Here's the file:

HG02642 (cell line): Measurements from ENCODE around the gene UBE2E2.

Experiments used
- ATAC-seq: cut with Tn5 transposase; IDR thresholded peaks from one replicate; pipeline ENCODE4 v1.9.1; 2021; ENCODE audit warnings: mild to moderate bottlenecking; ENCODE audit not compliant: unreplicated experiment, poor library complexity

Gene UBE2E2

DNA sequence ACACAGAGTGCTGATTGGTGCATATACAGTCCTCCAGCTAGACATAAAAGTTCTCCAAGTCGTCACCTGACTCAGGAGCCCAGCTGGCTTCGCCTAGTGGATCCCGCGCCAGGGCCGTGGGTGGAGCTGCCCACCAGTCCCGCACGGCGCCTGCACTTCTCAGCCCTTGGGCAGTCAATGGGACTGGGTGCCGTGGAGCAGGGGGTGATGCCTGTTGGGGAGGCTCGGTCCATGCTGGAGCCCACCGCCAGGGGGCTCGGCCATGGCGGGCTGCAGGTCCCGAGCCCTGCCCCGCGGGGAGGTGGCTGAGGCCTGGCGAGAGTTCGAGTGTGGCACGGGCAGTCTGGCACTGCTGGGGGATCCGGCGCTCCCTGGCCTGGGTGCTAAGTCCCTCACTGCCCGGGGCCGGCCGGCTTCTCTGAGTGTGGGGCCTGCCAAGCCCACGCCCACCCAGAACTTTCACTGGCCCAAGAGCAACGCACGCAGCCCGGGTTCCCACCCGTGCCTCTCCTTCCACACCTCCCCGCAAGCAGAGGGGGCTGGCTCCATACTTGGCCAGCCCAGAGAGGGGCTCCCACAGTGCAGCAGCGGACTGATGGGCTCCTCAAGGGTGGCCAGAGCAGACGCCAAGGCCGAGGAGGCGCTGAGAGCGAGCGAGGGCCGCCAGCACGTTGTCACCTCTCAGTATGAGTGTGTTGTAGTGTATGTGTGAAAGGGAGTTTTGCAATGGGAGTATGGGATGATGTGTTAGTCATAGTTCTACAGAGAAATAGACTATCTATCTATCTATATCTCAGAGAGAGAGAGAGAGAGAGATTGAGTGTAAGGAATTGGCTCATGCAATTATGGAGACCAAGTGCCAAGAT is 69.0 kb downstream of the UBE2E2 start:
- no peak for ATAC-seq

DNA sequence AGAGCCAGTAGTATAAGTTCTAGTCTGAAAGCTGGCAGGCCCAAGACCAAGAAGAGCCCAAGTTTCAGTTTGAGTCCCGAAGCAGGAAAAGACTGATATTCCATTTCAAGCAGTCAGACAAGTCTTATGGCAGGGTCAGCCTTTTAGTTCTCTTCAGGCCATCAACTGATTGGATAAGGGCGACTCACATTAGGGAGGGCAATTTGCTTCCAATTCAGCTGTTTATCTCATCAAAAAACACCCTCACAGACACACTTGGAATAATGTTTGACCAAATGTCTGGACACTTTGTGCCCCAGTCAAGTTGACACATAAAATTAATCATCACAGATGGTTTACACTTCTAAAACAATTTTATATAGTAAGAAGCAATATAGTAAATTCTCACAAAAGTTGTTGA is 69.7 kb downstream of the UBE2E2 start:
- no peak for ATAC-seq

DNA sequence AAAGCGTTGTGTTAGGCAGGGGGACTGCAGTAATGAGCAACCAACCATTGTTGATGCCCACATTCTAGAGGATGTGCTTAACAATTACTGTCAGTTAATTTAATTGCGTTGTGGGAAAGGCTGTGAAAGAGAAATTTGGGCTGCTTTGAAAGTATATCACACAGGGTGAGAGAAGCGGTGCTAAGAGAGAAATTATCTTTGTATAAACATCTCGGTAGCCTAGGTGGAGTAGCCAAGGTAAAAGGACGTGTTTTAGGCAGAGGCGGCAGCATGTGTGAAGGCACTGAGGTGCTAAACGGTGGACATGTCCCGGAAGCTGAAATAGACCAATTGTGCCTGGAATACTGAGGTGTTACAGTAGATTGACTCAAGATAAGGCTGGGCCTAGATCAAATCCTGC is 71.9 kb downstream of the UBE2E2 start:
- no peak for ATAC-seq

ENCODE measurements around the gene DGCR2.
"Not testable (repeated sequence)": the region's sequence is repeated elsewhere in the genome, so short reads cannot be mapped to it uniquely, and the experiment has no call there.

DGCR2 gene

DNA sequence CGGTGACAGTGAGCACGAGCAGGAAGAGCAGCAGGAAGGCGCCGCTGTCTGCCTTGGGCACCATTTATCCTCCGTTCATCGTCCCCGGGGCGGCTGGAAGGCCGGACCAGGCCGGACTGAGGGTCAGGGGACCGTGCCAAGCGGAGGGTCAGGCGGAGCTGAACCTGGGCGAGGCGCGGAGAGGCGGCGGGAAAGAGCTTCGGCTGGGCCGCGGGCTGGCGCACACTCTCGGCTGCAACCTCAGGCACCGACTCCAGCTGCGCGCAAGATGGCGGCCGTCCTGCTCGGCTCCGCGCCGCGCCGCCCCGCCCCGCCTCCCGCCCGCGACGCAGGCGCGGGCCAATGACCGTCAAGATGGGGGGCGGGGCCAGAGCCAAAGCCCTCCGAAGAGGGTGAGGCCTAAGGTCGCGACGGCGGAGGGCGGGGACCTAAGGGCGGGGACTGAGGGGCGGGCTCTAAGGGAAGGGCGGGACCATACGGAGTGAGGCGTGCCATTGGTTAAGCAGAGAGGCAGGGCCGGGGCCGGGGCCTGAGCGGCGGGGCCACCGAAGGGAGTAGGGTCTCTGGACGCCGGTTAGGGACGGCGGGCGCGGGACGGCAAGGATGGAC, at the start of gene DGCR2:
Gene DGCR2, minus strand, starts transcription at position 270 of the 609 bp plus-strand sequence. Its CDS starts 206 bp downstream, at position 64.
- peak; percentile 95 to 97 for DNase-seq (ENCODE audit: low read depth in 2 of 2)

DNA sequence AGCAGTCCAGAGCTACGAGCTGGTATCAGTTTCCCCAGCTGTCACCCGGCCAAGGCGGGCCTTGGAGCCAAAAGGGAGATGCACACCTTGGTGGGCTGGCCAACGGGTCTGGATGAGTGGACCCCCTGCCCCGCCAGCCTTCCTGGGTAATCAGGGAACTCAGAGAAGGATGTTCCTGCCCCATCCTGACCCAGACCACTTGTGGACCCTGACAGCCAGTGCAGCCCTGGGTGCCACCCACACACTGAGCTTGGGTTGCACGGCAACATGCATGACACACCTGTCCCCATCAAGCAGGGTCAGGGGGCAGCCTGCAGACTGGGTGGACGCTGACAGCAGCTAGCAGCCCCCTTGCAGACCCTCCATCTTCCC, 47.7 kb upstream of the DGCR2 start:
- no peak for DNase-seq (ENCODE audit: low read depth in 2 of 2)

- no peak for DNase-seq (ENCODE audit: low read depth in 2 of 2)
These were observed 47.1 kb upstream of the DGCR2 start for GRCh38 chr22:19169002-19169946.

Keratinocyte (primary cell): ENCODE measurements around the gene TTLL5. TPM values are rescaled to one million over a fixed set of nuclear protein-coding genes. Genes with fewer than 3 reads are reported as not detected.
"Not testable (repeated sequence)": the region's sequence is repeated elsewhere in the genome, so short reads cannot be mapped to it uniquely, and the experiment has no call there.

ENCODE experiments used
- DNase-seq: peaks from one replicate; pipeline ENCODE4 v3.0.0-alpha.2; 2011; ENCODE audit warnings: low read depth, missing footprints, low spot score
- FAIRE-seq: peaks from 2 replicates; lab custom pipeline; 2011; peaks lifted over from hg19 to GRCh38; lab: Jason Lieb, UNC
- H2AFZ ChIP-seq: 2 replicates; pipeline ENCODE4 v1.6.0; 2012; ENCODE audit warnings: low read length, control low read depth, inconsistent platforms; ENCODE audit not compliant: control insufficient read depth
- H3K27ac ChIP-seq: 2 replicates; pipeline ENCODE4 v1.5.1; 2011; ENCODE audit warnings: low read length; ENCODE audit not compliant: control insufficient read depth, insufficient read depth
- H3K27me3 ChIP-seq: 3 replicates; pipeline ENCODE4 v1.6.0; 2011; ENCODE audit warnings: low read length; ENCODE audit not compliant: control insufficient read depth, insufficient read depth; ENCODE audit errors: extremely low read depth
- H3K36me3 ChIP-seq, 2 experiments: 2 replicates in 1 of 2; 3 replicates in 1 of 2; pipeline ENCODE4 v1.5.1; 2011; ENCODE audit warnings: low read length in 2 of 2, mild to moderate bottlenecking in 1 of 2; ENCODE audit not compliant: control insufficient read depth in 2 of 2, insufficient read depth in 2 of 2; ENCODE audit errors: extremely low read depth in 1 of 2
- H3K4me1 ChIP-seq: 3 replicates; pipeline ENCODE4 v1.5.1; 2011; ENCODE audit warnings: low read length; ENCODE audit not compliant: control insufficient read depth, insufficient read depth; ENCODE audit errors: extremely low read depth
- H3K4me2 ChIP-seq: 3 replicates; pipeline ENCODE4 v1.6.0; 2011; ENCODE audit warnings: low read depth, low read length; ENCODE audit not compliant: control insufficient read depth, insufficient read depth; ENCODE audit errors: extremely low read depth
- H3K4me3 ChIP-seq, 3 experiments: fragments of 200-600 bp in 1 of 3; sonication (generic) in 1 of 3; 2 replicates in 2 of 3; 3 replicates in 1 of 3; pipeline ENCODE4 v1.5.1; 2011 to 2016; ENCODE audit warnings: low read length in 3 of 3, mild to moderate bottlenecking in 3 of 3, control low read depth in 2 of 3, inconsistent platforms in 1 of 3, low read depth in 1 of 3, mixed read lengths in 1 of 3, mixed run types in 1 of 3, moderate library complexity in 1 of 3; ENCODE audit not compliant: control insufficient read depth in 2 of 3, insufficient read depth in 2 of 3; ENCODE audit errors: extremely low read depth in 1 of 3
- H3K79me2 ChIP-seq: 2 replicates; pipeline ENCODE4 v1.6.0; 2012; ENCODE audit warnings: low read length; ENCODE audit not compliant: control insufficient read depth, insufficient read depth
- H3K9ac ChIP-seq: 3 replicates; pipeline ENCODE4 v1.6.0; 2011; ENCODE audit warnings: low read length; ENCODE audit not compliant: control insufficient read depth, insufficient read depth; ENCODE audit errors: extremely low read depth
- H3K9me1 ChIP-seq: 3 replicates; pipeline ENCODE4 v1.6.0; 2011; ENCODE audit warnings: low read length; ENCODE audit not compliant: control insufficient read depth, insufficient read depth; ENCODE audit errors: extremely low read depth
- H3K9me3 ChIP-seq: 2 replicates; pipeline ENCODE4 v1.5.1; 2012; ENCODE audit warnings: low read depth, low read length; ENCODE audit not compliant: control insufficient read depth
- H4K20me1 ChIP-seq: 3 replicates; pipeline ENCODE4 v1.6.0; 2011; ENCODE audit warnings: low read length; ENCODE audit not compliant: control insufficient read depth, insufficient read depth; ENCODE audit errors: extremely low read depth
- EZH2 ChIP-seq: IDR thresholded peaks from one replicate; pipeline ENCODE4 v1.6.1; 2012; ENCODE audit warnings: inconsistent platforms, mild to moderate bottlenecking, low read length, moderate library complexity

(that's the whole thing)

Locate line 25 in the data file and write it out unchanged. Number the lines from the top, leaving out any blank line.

- FAIRE-seq: peaks from 2 replicates; lab custom pipeline; 2011; peaks lifted over from hg19 to GRCh38; lab: Jason Lieb, UNC